"You have become a philosopher and a statesman," he said ironically. "Has your nephew, the new Joseph in Egypt, been giving you instructions in high politics? Has he been writing the Epistles of David to the Quakers?"
"Thee will leave his name apart," she answered with dignity. "I have studied neither high politics nor statesmanship, though in the days when thee did flatter me thee said I had a gift for such things. Thee did not speak the truth. And now I will say that I do not respect thee. No matter how high thee may climb, still I shall not respect thee; for thee will ever gain ends by flattery, by subtlety, and by using every man and every woman for selfish ends. Thee cannot be true-not even to that which by nature is greatest in thee.".
He withered under her words.
"And what is greatest in me?" he asked abruptly, his coolness and self- possession striving to hold their own.
"That which will ruin thee in the end." Her eyes looked beyond his into the distance, rapt and shining; she seemed scarcely aware of his presence. "That which will bring thee down--thy hungry spirit of discovery. It will serve thee no better than it served the late Earl. But thee it will lead into paths ending in a gulf of darkness."
"Deborah!" he answered, with a rasping laugh. "Continuez! Forewarned is forearmed."
"No, do not think I shall be glad," she answered, still like one in a dream. "I shall lament it as I lament--as I lament now. All else fades away into the end which I see for thee. Thee will live alone without a near and true friend, and thee will die alone, never having had a true friend. Thee will never be a true friend, thee will never love truly man or woman, and thee will never find man or woman who will love thee truly, or will be with thee to aid thee in the dark and falling days."
"Then," he broke in sharply, querulously, "then, I will stand alone. I shall never come whining that I have been ill-used, to fate or fortune, to men or to the Almighty."
"That I believe. Pride will build up in thee a strength which will be like water in the end. Oh, my lord," she added, with a sudden change in her voice and manner, "if thee could only be true--thee who never has been true to any one!"
"Why does a woman always judge a man after her own personal experience with him, or what she thinks is her own personal experience?"
A robin hopped upon the path before her. She watched it for a moment intently, then lifted her head as the sound of a bell came through the wood to her. She looked up at the sun, which was slanting towards evening. She seemed about to speak, but with second thought, moved on slowly past the mill and towards the Meeting-house. He stepped on beside her. She kept her eyes fixed in front of her, as though oblivious of his presence.
"You shall hear me speak. You shall listen to what I have to say, though it is for the last time," he urged stubbornly. "You think ill of me. Are you sure you are not pharisaical?"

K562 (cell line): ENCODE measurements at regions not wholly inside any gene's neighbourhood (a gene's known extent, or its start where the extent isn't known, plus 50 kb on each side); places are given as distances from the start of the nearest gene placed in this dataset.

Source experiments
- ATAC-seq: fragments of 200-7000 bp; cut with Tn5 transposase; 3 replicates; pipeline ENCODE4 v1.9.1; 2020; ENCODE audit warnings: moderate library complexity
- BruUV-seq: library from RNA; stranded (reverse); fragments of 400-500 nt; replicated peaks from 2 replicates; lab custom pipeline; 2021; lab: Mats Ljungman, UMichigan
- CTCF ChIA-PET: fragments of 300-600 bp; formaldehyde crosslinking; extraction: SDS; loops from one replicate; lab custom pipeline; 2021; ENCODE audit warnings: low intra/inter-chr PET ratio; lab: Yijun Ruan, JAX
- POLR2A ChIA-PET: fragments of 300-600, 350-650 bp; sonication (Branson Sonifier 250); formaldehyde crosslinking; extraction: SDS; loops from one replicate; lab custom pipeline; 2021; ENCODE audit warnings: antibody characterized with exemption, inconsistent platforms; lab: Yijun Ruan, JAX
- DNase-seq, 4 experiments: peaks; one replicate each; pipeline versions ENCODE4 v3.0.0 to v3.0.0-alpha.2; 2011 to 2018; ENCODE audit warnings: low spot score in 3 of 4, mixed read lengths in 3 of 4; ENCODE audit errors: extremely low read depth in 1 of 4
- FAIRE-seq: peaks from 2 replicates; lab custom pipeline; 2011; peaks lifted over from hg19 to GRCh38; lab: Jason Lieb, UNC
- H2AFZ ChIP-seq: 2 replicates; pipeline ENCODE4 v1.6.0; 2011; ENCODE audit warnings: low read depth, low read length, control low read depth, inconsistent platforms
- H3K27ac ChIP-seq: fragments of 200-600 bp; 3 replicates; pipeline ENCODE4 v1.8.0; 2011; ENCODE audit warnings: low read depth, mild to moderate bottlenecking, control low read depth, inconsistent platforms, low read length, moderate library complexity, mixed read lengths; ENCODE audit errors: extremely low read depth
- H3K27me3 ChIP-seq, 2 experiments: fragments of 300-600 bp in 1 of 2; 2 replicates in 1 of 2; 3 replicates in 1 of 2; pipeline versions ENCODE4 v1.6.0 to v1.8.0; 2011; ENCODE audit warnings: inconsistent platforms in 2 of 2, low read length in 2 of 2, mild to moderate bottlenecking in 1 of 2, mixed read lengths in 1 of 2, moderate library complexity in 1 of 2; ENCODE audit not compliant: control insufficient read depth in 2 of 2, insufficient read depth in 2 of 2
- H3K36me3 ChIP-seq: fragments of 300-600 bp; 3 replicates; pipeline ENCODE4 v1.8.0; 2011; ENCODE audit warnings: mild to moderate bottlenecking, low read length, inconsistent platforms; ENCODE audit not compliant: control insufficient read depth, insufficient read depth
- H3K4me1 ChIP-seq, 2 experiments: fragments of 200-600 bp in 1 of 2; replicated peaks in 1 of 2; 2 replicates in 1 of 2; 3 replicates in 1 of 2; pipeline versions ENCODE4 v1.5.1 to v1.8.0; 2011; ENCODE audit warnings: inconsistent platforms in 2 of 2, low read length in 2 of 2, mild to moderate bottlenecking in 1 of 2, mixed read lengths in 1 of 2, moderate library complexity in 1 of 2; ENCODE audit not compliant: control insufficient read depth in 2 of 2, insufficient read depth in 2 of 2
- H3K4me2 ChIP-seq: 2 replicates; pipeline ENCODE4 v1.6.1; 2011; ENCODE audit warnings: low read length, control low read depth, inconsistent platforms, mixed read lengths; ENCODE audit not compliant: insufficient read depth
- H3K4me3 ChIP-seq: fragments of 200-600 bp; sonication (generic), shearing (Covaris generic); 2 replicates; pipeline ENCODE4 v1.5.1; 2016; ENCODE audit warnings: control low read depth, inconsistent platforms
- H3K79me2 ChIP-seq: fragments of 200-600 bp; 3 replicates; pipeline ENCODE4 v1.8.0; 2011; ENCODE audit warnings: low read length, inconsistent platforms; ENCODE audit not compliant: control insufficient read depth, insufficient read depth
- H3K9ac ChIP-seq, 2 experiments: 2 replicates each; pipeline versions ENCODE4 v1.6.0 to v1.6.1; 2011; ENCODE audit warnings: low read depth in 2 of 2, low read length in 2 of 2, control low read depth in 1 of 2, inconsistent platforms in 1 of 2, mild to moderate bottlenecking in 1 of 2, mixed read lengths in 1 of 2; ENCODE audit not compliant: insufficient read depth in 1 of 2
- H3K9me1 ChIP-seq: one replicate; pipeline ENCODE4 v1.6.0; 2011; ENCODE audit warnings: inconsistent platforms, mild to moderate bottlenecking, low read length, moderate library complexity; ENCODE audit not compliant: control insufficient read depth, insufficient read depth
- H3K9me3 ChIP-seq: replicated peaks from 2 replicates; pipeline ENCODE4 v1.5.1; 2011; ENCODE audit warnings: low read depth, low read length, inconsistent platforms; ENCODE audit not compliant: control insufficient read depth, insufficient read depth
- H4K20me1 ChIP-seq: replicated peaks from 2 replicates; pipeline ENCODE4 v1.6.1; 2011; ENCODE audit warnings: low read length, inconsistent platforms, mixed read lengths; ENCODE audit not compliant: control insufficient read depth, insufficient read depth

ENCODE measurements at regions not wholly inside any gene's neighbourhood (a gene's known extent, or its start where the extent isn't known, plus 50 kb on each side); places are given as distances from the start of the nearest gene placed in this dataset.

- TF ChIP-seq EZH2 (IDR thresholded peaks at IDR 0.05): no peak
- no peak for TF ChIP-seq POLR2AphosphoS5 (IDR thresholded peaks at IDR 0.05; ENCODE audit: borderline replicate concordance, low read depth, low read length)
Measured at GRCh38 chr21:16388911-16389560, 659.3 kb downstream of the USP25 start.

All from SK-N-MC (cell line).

"I am honest enough to say that which hurts me in the saying. I do not forget that to believe thee what I think is to take all truth from what thee said to me last year, and again this spring when the tulips first came and there was good news from Egypt."
"I said," he rejoined boldly, "that I was happier with you than with any one else alive. I said that what you thought of me meant more to me than what any one else in the world thought; and that I say now, and will always say it."
The old look of pity came into her face. "I am older than thee by two years," she answered quaintly, "and I know more of real life, though I have lived always here. I have made the most of the little I have seen; thee has made little of the much that thee has seen. Thee does not know the truth concerning thee. Is it not, in truth, vanity which would have me believe in thee? If thee was happier with me than with any one alive, why then did thee make choice of a wife even in the days thee was speaking to me as no man shall ever speak again? Nothing can explain so base a fact. No, no, no, thee said to me what thee said to others, and will say again without shame. But--but see, I will forgive; yes, I will follow thee with good wishes, if thee will promise to help David, whom thee has ever disliked, as, in the place held by thee, thee can do now. Will thee offer this one proof, in spite of all else that disproves, that thee spoke any words of truth to me in the Cloistered House, in the garden by my father's house, by yonder mill, and hard by the Meeting-house yonder-near to my sister's grave by the willow-tree? Will thee do that for me?"
He was about to reply, when there appeared in the path before them Luke Claridge. His back was upon them, but he heard their footsteps and swung round. As though turned to stone, he waited for them. As they approached, his lips, dry and pale, essayed to speak, but no sound came. A fire was in his eyes which boded no good. Amazement, horror, deadly anger, were all there, but, after a moment, the will behind the tumult commanded it, the wild light died away, and he stood calm and still